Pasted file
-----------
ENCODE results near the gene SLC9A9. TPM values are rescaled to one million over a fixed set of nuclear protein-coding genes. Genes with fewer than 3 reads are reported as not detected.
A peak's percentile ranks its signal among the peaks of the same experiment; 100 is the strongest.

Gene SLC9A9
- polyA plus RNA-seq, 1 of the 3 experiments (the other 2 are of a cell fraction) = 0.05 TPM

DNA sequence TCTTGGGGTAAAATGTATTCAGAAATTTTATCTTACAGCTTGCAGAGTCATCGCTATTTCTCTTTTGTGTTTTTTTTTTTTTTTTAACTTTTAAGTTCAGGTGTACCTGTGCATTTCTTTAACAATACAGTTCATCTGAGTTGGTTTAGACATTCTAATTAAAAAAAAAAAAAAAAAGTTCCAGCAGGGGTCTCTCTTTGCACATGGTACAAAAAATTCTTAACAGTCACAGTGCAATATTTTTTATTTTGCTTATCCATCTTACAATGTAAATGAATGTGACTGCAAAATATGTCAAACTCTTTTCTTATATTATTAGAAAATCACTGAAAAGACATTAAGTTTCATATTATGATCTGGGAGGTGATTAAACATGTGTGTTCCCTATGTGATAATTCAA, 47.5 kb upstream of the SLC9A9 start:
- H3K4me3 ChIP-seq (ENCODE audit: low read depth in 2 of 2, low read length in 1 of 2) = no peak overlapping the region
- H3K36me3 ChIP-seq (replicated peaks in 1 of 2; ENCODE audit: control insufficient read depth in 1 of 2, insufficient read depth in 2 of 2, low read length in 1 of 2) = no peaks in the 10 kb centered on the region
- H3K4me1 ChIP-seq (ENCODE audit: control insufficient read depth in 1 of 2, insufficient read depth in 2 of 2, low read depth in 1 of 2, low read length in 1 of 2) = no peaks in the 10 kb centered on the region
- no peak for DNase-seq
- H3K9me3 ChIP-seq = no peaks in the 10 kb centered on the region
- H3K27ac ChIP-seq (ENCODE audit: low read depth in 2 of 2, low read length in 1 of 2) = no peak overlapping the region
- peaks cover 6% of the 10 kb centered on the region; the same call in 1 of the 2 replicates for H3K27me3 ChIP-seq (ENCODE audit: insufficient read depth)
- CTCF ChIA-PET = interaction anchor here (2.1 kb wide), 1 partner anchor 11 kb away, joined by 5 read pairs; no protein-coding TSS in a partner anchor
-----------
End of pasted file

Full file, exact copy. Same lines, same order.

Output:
ENCODE results near the gene SLC9A9. TPM values are rescaled to one million over a fixed set of nuclear protein-coding genes. Genes with fewer than 3 reads are reported as not detected.
A peak's percentile ranks its signal among the peaks of the same experiment; 100 is the strongest.

Gene SLC9A9
- polyA plus RNA-seq, 1 of the 3 experiments (the other 2 are of a cell fraction) = 0.05 TPM

DNA sequence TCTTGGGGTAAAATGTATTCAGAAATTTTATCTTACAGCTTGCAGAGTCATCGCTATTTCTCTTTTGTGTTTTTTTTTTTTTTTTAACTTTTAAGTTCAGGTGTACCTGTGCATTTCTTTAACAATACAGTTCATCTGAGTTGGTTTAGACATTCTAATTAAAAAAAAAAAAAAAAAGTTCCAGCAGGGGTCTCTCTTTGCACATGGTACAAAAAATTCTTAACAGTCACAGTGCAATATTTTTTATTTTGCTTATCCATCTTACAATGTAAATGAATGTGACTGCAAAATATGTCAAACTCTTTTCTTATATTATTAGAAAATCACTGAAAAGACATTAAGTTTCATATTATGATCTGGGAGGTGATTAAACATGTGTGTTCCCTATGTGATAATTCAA, 47.5 kb upstream of the SLC9A9 start:
- H3K4me3 ChIP-seq (ENCODE audit: low read depth in 2 of 2, low read length in 1 of 2) = no peak overlapping the region
- H3K36me3 ChIP-seq (replicated peaks in 1 of 2; ENCODE audit: control insufficient read depth in 1 of 2, insufficient read depth in 2 of 2, low read length in 1 of 2) = no peaks in the 10 kb centered on the region
- H3K4me1 ChIP-seq (ENCODE audit: control insufficient read depth in 1 of 2, insufficient read depth in 2 of 2, low read depth in 1 of 2, low read length in 1 of 2) = no peaks in the 10 kb centered on the region
- no peak for DNase-seq
- H3K9me3 ChIP-seq = no peaks in the 10 kb centered on the region
- H3K27ac ChIP-seq (ENCODE audit: low read depth in 2 of 2, low read length in 1 of 2) = no peak overlapping the region
- peaks cover 6% of the 10 kb centered on the region; the same call in 1 of the 2 replicates for H3K27me3 ChIP-seq (ENCODE audit: insufficient read depth)
- CTCF ChIA-PET = interaction anchor here (2.1 kb wide), 1 partner anchor 11 kb away, joined by 5 read pairs; no protein-coding TSS in a partner anchor